Reliving personal memories in a digital age

Professor Aarnout Brombacher, Associate Professor Elise van den Hoven, Professor Lawrence Wallen and Professor Attila Brungs

In summary: 
  • A new collaboration between UTS and the Eindhoven University of Technology in the Netherlands will study how the digital age has changed how people use personal images
  • The project Materialising Memories includes a joint PhD program and will be used to devise better ways of reliving personal memories

Digital media, especially digital photography, have created endless opportunities to record our lives in ways never possible with a simple Box Brownie and a photo album. But are we taking so many digital photos that we can’t or don’t bother to flick through our holiday snaps anymore?

A new collaboration between UTS and the Eindhoven University of Technology (TU/e) in the Netherlands will explore this 21st century dilemma by studying how people use personal images recorded by digital cameras and phones and whether those images act as cues to help them remember the past. The research results will be used to devise better ways of reliving personal memories.

The project, Materialising Memories, which includes a joint PhD program, was formalised last month in Eindhoven with the signing of a Memorandum of Agreement between the two universities.

Associate Professor of the UTS School of Design Elise van den Hoven will lead the project. Professor van den Hoven also works as a part-time associate professor in the User-Centered Engineering group, headed by Professor Berry Eggen, in the Industrial Design department at TU/e.

Professor Eggen will become adjunct professor at UTS to further support the new partnership.  Each university will be home to two of the four PhD candidates attached to the project.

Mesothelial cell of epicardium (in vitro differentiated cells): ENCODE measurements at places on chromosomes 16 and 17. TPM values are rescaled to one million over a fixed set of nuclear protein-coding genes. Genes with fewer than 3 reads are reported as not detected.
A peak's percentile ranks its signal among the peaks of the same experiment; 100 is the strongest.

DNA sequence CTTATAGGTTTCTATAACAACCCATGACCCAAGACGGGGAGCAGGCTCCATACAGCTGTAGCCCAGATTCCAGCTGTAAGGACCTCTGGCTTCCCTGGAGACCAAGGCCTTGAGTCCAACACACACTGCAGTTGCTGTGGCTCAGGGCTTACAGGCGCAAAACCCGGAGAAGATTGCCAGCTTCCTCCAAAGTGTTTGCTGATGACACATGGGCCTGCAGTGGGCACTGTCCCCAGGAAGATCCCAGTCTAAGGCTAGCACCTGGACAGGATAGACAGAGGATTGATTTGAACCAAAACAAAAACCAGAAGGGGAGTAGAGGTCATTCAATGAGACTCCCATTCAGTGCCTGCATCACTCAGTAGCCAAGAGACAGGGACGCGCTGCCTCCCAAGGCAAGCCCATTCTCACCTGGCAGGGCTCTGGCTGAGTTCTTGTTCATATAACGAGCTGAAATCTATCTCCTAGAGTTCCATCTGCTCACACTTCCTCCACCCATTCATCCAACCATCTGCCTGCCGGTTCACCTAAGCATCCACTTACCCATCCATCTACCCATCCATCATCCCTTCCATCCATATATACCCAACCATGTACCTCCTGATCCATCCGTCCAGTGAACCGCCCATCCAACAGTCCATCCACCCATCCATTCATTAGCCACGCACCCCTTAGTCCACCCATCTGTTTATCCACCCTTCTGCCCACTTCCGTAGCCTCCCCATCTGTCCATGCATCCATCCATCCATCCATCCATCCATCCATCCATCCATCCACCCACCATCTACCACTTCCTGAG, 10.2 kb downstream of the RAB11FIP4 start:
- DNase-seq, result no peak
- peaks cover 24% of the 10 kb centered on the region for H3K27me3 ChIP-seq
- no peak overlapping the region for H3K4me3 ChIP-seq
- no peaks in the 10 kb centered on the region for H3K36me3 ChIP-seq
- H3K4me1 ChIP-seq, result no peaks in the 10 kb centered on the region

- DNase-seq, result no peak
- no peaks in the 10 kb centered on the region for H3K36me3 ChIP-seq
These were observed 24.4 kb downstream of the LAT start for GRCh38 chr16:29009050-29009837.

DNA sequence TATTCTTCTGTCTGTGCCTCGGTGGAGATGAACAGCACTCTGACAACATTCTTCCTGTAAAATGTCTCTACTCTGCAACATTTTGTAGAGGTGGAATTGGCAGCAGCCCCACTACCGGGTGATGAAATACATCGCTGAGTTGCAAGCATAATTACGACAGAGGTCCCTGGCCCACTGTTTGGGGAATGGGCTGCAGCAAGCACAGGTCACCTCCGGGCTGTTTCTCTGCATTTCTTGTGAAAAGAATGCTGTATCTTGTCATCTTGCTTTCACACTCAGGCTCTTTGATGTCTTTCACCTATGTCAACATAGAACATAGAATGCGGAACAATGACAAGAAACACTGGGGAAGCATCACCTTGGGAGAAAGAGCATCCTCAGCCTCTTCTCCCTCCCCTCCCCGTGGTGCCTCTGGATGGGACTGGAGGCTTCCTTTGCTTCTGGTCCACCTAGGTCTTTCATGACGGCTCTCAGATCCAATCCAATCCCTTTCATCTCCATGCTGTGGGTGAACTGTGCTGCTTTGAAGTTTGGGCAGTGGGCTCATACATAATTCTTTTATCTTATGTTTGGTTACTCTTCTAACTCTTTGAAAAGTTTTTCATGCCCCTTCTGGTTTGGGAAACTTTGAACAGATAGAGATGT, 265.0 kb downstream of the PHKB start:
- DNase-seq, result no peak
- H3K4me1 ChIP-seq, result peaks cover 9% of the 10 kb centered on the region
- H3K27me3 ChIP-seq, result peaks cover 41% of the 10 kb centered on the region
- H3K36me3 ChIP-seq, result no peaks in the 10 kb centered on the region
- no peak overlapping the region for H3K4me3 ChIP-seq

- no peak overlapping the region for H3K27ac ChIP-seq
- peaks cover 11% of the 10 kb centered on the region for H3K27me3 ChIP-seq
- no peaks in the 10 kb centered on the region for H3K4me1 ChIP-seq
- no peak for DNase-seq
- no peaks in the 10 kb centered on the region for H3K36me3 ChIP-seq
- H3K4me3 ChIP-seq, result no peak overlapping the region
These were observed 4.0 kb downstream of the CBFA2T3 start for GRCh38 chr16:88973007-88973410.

Professor van den Hoven said the increasingly ubiquitous nature of media-creation devices, such as camera phones, meant creating personal media was no longer the problem.

“But curation and retrieval are a problem,” she said. “For example, people take so many photos they have stopped organising them and that makes it difficult to find the photos you want. Most media are created to help us remember people we have known or places we have been to. They can act as cues to remember those things.

“However, with more of us failing to retrieve the media, digital photos aren’t supporting human memory the way they were intended to and the way physical photos do,” she said.

Professor van den Hoven’s research aims to combine the advantages of the physical and the digital, to give the digital media a physical shape.

She has been researching memory and the process of remembering since 1999, with an aim of designing interactive products that can help spark memories.

For more information about the project visit www.materialisingmemories.com.

Photo caption: (l to r) Professor Aarnout Brombacher, Vice-Rector International Relations, Eindhoven University of Technology; Associate Professor Elise van den Hoven (project leader); Professor Lawrence Wallen, Head of the School of Design, Faculty of Design, Architecture & Building, UTS; and Professor Attila Brungs, Deputy Vice-Chancellor and Vice-President (Research), UTS.